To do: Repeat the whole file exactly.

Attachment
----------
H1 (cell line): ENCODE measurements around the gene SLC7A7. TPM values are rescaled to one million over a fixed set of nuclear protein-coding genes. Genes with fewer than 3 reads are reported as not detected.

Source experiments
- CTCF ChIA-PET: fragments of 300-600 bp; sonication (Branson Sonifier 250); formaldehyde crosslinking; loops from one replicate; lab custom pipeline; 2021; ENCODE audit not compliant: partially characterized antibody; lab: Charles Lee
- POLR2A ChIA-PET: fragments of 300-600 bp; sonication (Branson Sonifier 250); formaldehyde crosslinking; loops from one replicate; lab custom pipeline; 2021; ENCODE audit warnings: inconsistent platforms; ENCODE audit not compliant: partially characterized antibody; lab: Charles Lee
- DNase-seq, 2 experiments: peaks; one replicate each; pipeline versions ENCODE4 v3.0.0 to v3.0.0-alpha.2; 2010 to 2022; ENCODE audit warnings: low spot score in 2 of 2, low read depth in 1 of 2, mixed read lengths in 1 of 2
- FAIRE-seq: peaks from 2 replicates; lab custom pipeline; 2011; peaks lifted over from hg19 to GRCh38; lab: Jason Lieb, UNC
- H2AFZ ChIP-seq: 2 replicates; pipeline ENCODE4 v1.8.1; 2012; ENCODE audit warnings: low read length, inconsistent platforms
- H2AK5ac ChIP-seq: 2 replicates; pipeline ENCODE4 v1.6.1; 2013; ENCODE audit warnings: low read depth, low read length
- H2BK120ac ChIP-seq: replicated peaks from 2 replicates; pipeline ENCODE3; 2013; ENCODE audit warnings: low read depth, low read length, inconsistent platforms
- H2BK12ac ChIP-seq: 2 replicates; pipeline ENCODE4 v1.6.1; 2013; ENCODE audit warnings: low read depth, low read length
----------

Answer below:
H1 (cell line): ENCODE measurements around the gene SLC7A7. TPM values are rescaled to one million over a fixed set of nuclear protein-coding genes. Genes with fewer than 3 reads are reported as not detected.

Source experiments
- CTCF ChIA-PET: fragments of 300-600 bp; sonication (Branson Sonifier 250); formaldehyde crosslinking; loops from one replicate; lab custom pipeline; 2021; ENCODE audit not compliant: partially characterized antibody; lab: Charles Lee
- POLR2A ChIA-PET: fragments of 300-600 bp; sonication (Branson Sonifier 250); formaldehyde crosslinking; loops from one replicate; lab custom pipeline; 2021; ENCODE audit warnings: inconsistent platforms; ENCODE audit not compliant: partially characterized antibody; lab: Charles Lee
- DNase-seq, 2 experiments: peaks; one replicate each; pipeline versions ENCODE4 v3.0.0 to v3.0.0-alpha.2; 2010 to 2022; ENCODE audit warnings: low spot score in 2 of 2, low read depth in 1 of 2, mixed read lengths in 1 of 2
- FAIRE-seq: peaks from 2 replicates; lab custom pipeline; 2011; peaks lifted over from hg19 to GRCh38; lab: Jason Lieb, UNC
- H2AFZ ChIP-seq: 2 replicates; pipeline ENCODE4 v1.8.1; 2012; ENCODE audit warnings: low read length, inconsistent platforms
- H2AK5ac ChIP-seq: 2 replicates; pipeline ENCODE4 v1.6.1; 2013; ENCODE audit warnings: low read depth, low read length
- H2BK120ac ChIP-seq: replicated peaks from 2 replicates; pipeline ENCODE3; 2013; ENCODE audit warnings: low read depth, low read length, inconsistent platforms
- H2BK12ac ChIP-seq: 2 replicates; pipeline ENCODE4 v1.6.1; 2013; ENCODE audit warnings: low read depth, low read length